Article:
Before tying the knot, you have the option of signing a prenuptial agreement. Also known as a prenup, these agreements can help protect each spouse’s financial interests. Maybe you have children from a previous marriage and are interested in protecting their inheritance rights. Or you’ve decided to start a business and wish to protect your ownership of that business and not have it divided by divorce. These and many other reasons are why you want to consider the pros and cons of a prenup before agreeing to sign one.
Pros of Signing a Prenup
Prenuptial agreements can protect each spouse’s financial interests before getting married. This means that if a divorce occurs, whatever was agreed on in the prenup will be difficult to challenge during the divorce. Prenups can be used to limit the amount of spousal support a spouse might get in a divorce. In addition, a prenup can protect a spouse from taking on their partner’s debt that they may have had before their marriage, protecting each spouse from the other’s debt and financial responsibilities. Prenups can even define the inheritance of children. Signing a prenup can be beneficial for couples to protect their individual financial interests. Make sure you sit down with your spouse and discuss in detail what you would like put into your prenuptial agreement.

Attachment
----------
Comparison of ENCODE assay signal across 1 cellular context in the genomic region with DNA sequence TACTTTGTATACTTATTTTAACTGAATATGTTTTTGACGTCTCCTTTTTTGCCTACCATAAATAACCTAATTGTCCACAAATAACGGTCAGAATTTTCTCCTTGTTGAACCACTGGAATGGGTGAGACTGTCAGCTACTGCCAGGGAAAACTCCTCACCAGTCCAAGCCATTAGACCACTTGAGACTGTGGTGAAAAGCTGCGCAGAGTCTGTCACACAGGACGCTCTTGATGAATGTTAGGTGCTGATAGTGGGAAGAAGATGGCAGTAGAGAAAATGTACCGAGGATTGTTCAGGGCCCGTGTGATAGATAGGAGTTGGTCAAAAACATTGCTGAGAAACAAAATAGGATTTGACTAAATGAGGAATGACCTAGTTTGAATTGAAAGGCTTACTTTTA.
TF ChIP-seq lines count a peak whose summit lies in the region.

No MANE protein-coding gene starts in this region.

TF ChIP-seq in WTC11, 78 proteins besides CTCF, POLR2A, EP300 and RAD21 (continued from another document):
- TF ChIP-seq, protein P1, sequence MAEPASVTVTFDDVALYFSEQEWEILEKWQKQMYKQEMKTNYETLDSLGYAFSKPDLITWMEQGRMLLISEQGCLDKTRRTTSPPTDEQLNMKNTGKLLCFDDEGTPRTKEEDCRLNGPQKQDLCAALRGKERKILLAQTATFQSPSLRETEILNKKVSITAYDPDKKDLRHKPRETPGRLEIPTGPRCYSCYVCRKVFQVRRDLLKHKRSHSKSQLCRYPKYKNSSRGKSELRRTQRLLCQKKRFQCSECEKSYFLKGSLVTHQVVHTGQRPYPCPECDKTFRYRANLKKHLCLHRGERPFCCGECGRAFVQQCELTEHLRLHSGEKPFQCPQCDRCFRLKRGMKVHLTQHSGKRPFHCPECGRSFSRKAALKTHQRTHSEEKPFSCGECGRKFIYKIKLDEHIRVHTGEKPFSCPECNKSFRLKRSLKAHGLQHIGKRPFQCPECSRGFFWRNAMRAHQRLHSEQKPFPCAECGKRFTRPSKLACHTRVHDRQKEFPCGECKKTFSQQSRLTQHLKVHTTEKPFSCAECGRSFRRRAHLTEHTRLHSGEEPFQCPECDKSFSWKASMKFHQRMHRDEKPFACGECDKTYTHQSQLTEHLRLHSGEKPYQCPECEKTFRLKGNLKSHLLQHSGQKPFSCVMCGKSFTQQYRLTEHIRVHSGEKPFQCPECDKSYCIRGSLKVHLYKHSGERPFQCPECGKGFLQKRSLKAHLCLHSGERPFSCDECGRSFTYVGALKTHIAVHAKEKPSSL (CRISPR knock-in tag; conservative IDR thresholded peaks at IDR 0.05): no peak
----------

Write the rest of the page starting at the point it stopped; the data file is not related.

Cons of Signing a Prenup
While a prenuptial agreement can be beneficial, it sometimes isn’t the right option for certain couples. Keep in mind that a prenup protects each spouse’s financial interests and will not include child support or child custody issues. A prenup also cannot dictate what chores each spouse is responsible for, where to take holidays, or what neighborhood to move into. Many family decisions will have to be made by the couple and a prenuptial agreement will not help in these matters. Also keep in mind that your future spouse may not be open to signing a prenup. They may think the timing is off or even believe the move to be unromantic. This can halt prenup proceedings before they even start at times. Also, state laws may already cover the issues you want to address in a prenup agreement and you may not necessarily have to sign one to keep your financial protection before getting married.
Still unsure if a prenuptial agreement is right for you? Contact the experienced attorneys at the San Jose and Danville law firm of Temmerman, Cilley & Kohlmann, LLP. We have years of experience assisting couples in estate planning. Schedule a consultation today.